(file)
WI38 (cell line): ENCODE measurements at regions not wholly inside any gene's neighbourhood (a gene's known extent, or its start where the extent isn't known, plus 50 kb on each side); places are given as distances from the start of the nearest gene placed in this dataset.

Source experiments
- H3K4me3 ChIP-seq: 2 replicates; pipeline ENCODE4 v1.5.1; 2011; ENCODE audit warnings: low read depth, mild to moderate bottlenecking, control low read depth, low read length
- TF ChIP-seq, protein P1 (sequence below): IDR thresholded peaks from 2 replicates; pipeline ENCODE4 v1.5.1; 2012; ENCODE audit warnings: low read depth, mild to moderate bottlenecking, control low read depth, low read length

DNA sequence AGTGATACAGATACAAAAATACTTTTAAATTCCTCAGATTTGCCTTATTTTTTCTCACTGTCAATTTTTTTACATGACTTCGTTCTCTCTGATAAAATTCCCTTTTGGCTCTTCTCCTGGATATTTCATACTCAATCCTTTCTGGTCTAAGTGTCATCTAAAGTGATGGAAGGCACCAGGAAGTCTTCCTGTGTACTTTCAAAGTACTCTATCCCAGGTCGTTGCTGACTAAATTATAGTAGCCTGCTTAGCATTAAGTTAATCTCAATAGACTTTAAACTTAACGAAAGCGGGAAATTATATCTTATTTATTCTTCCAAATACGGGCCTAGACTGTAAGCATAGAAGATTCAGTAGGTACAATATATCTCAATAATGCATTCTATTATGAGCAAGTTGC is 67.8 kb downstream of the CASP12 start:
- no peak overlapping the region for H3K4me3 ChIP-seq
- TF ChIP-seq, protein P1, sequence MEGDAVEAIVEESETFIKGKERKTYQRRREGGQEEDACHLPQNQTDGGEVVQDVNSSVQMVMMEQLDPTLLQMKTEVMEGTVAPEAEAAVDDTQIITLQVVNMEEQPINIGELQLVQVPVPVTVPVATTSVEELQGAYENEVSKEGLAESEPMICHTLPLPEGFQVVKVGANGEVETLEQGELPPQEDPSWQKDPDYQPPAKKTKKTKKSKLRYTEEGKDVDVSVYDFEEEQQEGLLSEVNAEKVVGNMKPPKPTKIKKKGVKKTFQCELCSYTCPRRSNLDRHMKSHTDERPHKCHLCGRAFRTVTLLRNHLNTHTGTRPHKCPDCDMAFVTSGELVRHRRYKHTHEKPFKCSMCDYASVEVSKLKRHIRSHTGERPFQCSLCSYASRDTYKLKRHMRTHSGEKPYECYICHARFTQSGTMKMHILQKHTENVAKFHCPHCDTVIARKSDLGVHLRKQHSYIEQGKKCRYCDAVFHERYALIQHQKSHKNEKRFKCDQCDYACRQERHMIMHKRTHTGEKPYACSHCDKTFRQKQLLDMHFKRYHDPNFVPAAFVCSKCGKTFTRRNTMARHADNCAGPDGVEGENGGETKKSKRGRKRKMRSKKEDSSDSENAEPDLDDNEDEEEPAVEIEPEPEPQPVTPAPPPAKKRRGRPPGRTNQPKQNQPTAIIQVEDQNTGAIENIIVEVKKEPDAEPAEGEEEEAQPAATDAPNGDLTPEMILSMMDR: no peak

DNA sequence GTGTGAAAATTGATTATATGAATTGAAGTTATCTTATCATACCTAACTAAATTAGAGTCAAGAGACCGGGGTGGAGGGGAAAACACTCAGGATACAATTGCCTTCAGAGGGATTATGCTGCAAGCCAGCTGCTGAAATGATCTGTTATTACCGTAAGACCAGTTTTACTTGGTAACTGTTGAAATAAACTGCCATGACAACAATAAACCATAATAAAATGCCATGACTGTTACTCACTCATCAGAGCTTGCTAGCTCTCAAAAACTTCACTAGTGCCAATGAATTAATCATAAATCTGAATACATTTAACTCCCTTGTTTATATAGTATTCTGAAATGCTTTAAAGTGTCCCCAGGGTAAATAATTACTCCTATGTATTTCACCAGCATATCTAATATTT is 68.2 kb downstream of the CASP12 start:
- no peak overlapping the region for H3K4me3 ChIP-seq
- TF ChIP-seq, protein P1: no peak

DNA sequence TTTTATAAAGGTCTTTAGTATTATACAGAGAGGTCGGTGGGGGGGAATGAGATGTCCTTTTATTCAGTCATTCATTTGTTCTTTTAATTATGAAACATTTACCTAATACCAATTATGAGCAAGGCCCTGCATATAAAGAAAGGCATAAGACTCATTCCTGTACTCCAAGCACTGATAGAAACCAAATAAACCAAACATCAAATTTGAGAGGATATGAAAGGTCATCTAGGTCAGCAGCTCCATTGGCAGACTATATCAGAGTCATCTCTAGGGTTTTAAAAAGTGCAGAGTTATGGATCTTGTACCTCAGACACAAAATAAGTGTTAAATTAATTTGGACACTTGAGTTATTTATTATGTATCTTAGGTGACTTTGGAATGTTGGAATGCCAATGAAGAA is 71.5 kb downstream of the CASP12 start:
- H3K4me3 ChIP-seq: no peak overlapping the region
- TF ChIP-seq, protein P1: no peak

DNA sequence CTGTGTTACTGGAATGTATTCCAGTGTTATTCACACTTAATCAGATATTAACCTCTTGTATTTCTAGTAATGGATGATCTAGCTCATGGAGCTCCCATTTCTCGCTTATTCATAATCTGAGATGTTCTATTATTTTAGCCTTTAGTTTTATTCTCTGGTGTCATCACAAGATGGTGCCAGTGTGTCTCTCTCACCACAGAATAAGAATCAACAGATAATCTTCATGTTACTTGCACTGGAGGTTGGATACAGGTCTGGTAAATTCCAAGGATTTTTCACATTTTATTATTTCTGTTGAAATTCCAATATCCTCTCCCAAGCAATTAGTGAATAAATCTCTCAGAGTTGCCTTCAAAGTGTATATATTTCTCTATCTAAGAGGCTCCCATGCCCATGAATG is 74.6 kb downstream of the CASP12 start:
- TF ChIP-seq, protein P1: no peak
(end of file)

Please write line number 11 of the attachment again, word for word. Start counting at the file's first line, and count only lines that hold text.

DNA sequence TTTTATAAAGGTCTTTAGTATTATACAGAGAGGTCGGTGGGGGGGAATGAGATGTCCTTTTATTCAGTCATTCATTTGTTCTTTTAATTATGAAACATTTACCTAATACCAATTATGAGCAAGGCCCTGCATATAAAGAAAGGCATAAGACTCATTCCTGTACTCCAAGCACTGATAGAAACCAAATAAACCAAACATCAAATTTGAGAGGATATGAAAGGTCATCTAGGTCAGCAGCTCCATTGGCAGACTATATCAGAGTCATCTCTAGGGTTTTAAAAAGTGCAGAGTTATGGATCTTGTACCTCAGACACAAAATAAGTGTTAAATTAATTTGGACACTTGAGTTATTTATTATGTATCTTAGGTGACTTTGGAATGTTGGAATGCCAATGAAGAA is 71.5 kb downstream of the CASP12 start: